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How to improve your presentation skills – audience interaction


With ever diminishing attention spans audience interaction is the key. But how do you do it in business presentations?

In another blog we covered why audience interaction, even in business presentations is so important, but so often played down out. If you want to improve your audience interaction skills then follow these advanced presentations tips:

Pace the audience – by pacing I mean mind reading or guessing what the audience are thinking right now and repeat that back to them. This will make the audience feel more comfortable, as though they aren’t the only one and this means they become happier to join in. It may not sound easy but I assure you it can be done and asking questions is a great way to begin to do that.

For example near the beginning of our presentation skills training:

Step 1 – to prepare and pace the audience I might say;

“When I mention pre-work, is that little voice going off in your head saying…’

“Oh no I didn’t get time to finish mine yet!””

Ask the audience questions that help you tailor your content to where they are right now.

If you don’t know the audience well this is a great way to ensure you pitch your information at the right level. You can see me doing that in this video.

You might want to say for example: “how many people here are already using X product?” “And how many people aren’t aware of product X?” and then “So the rest are aware of it, but just not using it now – right?”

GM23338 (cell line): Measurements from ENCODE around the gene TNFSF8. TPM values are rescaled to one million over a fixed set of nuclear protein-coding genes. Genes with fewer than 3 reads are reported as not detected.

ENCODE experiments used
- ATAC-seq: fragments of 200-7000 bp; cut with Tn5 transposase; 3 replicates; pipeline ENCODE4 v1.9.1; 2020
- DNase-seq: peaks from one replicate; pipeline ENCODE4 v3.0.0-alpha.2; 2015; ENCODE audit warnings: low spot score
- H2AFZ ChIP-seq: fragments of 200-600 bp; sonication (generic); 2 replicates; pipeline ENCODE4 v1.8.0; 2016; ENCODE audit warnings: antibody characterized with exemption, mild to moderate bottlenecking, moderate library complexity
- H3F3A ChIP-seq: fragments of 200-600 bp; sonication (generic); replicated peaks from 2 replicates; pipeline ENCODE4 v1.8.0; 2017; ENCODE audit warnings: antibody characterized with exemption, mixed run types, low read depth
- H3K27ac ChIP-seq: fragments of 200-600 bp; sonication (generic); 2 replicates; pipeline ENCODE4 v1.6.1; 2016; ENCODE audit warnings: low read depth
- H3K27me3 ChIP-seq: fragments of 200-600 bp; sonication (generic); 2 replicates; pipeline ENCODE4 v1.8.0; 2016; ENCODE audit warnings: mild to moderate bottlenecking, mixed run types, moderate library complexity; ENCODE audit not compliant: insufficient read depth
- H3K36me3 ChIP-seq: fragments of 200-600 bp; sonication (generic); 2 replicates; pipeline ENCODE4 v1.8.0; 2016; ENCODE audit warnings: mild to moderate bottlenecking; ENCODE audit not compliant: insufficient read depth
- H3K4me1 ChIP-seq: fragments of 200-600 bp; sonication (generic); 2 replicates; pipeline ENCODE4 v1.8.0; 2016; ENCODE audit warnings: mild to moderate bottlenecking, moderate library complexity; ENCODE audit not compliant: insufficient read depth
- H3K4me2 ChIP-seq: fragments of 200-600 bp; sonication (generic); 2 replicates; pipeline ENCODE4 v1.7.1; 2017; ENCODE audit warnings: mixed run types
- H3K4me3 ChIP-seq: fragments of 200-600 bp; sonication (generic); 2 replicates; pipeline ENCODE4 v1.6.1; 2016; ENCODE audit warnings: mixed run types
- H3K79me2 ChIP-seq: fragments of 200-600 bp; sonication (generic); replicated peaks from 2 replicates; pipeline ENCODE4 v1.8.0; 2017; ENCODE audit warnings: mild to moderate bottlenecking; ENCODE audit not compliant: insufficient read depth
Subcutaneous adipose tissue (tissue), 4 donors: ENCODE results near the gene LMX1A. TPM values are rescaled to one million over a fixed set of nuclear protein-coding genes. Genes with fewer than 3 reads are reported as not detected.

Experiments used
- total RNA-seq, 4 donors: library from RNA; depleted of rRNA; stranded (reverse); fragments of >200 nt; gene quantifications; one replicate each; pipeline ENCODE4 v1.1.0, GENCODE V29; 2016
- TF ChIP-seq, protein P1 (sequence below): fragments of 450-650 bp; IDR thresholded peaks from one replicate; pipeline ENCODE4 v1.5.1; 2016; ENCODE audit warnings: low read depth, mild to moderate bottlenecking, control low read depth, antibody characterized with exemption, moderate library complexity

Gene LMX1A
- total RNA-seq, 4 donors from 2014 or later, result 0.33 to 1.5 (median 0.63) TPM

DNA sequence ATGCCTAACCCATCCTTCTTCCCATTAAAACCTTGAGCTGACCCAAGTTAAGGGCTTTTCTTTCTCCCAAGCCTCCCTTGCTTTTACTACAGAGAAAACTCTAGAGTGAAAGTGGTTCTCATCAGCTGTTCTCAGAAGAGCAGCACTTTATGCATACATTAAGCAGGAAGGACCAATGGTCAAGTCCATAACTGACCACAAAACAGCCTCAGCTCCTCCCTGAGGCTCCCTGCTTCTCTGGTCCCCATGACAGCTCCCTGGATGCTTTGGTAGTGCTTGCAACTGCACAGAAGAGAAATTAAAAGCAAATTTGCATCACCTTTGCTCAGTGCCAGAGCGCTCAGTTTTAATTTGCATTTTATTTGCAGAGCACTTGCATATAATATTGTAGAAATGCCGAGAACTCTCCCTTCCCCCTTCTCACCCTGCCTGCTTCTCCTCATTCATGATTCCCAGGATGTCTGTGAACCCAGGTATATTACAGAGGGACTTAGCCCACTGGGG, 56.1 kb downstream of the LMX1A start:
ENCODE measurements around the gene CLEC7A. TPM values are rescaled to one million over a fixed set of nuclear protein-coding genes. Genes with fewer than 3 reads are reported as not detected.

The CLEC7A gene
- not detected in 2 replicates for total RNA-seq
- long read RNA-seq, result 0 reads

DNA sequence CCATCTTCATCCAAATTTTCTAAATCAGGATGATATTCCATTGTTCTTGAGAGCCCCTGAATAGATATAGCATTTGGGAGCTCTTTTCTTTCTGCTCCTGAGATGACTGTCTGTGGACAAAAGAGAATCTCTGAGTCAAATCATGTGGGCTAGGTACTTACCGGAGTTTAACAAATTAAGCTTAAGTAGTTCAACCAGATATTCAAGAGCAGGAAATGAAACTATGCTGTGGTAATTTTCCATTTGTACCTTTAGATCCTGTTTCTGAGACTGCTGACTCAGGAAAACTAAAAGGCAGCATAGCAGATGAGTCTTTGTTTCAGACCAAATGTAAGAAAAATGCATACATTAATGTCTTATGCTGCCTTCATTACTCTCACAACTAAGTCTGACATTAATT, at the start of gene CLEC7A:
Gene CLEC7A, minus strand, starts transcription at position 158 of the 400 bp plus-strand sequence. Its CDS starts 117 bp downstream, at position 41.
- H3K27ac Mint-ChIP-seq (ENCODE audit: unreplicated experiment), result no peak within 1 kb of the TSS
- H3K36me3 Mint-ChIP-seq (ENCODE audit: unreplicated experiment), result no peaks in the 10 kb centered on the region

Let’s look at this technique step by step:

Step 2 – so going back to my example the actual question I want them to answer might be:

“Just so I can get a feel for where we are- who here has done their pre prep?”

Then I’ll put my hand up and wait for audience response.

Step 3 – when you do this yourself you need to encourage people to engage and pop their hands up too.

You could nod at those who raised their hands, and to encourage further, whilst smiling and nodding say

“Anyone else?”

Step 4 –   Then it’s good to cover your bases and ask the opposite question to ensure everyone in the audience is involved so then I’d ask

“And who here hasn’t yet had a chance to do their pre-prep work yet?”

Then encourage those people to put their hands up. This is a kind of embarrassing question to admit to, but by mentioning it earlier on and with a fun approach you can get an honest answer. After all it’s better to know than not.

And finally – You want to aim for almost 100% to have raised hands…..if not you’ll want to:

improvise to include the others – for example:

“Who’s not going to raise their hands whatever I say….or (as I say in the video here)

……who’s here just for the free buffet?!”

These type of questions are great at the beginning of the presentation, and also at the beginning of any new topics to get a real feel for where the people in the audience are. Of course the whole point is to then adapt your presentation, if only round the edges to fit their needs.

Referring back to their answers throughout the presentation also works well as it demonstrates you listened to them and helps you to adapt your content accordingly.

There is more information on audience interaction in our Taming your Public Speaking Monkeys book.

If you would like to learn how to improve your presentations skills then take a look at our presentation training courses or contact us today to talk through any questions you may have. We work with companies (and individuals) offering presentation courses with fast results and step-changes in their teams’ presentation skills.

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